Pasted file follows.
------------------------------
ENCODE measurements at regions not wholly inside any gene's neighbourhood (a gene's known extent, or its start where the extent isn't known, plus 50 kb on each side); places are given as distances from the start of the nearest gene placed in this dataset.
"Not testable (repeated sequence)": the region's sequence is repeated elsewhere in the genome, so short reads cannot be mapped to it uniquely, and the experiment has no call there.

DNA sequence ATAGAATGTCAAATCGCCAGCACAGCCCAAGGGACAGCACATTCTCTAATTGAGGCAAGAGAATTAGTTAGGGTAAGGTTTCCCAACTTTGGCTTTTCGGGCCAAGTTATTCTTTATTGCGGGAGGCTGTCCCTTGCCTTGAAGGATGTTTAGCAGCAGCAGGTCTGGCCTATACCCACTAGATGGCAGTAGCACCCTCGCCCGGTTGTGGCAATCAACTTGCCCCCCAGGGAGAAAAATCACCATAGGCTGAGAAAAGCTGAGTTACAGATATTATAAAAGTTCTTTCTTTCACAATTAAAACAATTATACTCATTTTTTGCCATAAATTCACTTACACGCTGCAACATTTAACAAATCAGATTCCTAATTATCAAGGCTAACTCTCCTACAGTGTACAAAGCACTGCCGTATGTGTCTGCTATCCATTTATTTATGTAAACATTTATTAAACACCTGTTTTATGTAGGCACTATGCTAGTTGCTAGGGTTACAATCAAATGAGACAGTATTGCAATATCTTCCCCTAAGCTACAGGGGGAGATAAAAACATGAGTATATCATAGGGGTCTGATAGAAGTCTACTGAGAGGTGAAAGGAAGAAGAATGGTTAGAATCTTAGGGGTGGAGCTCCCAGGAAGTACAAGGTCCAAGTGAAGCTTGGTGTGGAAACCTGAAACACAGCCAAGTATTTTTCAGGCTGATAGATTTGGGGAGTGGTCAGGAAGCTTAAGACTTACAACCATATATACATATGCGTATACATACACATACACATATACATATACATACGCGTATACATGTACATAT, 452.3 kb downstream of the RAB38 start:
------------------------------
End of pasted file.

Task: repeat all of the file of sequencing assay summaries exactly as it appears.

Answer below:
ENCODE measurements at regions not wholly inside any gene's neighbourhood (a gene's known extent, or its start where the extent isn't known, plus 50 kb on each side); places are given as distances from the start of the nearest gene placed in this dataset.
"Not testable (repeated sequence)": the region's sequence is repeated elsewhere in the genome, so short reads cannot be mapped to it uniquely, and the experiment has no call there.

DNA sequence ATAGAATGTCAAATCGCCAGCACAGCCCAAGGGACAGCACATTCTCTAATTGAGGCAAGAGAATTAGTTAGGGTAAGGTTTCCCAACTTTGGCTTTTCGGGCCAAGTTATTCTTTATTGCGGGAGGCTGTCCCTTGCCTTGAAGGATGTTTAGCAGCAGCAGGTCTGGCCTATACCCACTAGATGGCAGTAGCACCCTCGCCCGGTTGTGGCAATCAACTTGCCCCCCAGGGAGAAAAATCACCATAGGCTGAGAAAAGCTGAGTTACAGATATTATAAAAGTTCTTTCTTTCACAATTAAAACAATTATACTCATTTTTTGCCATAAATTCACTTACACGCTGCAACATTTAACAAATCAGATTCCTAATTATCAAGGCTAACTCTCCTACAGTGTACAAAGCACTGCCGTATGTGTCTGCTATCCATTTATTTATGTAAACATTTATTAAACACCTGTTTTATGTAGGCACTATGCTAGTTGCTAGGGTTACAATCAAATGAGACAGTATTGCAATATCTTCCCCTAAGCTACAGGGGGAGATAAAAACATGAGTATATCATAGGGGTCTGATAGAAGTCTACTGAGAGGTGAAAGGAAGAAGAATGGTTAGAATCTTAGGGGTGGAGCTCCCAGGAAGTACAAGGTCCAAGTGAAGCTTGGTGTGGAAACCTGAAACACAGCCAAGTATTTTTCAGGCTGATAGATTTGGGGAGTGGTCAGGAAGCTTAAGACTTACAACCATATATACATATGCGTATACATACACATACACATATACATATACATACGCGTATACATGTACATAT, 452.3 kb downstream of the RAB38 start: